If the Kansas City Royals defeat the New York Mets in the 2015 World Series which begins this week, it will be the city’s ninth professional baseball World Series championship since 1900. The Royals won their first in 1985. The Kansas City Blues, a minor league franchise that was in the city from 1888 – 1954 won three Double-A and two Triple-A Junior World Series championships.
The Kansas City Monarchs, one of the most well-known Negro League baseball franchises, must also be included in the World Series championship baseball history of the city. The Monarchs won the Negro League World Series in 1924 and 1942.
Due to racial discrimination that kept them out of Major League baseball for nearly the first half of the Twentieth Century, African Americans formed their own professional baseball leagues. The Negro National League (NNL) was formed in 1920, followed by the Eastern Colored League (ECL) in 1923. The first Negro League World Series was held in 1924 between the Kansas City Monarchs (NNL) and the Hilldale Club of Darby, Pennsylvania (ECL). It was a best five out of nine Series and it featured five players now with plaques in the National Baseball Hall of Fame: Jose Mendez and Wilber “Bullet” Rogan for the Monarchs; Judy Johnson, Biz Mackey, and Louis Santop for Hilldale.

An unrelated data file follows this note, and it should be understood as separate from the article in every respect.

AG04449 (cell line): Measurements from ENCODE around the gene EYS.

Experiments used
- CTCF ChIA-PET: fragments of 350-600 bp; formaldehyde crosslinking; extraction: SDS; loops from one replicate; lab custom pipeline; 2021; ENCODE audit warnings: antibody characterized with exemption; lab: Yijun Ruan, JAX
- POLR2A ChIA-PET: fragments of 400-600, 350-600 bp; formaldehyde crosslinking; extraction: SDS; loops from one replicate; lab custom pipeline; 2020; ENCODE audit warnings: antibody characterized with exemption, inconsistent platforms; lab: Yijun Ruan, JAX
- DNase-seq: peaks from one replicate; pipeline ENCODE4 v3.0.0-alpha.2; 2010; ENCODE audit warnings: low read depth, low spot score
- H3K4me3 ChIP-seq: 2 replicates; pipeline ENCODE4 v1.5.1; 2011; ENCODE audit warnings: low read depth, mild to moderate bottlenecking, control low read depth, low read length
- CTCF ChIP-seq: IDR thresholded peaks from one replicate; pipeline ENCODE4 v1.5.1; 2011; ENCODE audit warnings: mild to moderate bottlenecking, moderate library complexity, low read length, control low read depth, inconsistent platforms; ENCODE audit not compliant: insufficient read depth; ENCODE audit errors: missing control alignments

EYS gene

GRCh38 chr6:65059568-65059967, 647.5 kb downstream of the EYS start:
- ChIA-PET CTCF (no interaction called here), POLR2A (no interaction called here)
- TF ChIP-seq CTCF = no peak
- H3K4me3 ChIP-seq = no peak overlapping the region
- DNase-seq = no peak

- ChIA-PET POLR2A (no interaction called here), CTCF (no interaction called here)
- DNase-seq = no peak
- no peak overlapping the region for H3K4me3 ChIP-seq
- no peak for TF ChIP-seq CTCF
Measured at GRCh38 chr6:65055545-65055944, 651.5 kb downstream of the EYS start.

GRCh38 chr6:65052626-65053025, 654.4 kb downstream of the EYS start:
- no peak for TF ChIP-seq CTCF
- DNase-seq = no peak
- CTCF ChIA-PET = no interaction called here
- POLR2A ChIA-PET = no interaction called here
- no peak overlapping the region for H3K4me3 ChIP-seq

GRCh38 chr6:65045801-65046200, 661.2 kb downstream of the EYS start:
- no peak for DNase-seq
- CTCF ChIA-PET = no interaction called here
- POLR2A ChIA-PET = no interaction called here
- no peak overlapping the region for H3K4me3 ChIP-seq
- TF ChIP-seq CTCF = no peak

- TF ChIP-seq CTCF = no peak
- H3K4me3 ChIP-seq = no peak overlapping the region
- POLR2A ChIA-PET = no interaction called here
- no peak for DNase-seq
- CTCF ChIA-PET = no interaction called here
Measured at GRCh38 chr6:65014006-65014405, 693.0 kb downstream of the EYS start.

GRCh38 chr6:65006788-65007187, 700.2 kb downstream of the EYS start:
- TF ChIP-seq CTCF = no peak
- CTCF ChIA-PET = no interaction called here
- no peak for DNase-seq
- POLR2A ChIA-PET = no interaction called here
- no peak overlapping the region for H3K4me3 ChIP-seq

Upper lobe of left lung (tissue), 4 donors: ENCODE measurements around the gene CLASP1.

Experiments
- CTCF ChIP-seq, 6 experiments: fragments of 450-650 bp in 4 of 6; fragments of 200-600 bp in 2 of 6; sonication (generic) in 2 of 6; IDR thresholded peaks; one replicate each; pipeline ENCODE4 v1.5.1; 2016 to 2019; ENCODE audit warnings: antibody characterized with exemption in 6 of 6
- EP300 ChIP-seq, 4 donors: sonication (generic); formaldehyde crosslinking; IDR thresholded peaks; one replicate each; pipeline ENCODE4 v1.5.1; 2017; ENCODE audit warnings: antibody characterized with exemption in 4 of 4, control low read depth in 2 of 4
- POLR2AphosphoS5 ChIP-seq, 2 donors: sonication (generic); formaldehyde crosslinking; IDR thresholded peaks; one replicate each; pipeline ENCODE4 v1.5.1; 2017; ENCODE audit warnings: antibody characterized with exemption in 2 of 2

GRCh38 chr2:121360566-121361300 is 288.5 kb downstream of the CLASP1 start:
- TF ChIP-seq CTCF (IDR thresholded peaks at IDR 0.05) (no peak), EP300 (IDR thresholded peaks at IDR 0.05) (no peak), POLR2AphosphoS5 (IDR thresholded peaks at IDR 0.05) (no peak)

In Game 7 with the Series tied three games apiece, Hilldale had a 3 -2 lead in the bottom of the ninth inning. The following excerpt from my book, Last Train to Cooperstown, tells what then happened:
“The Monarchs rallied to have the bases loaded, but with two outs. Hilldale was one out from going ahead in the Series four games to three. The Monarchs batter, Frank Duncan, hit a foul fly ball behind home plate within the reach of Santop. All the normally sure handed backstop had to do was catch it and Hilldale would win. He dropped the ball! Given another swing, Duncan hit a ground ball that got through third baseman Biz Mackey driving in two runs to give Kansas City a 4 – 3 victory”.
Although Hilldale rebounded to win Game Eight, the Monarchs got a stellar pitching performance in Game Nine from their aging manager Jose Mendez to win 2 – 0. They were the first Negro League World Series Champions. Hilldale revenged their lost the next year defeating Kansas City in the 1925 Series five games to one.
To learn more about the Negro League baseball careers of Jose Mendez, Louis Santop, and Biz Mackey; read Last Train to Cooperstown: The 2006 Baseball Hall of Fame Inductees from the Negro League Baseball Era”. For more information, go to www.klmitchell.com or http://booklaunch.io/kevinlmitchell/last-train-to-cooperstown.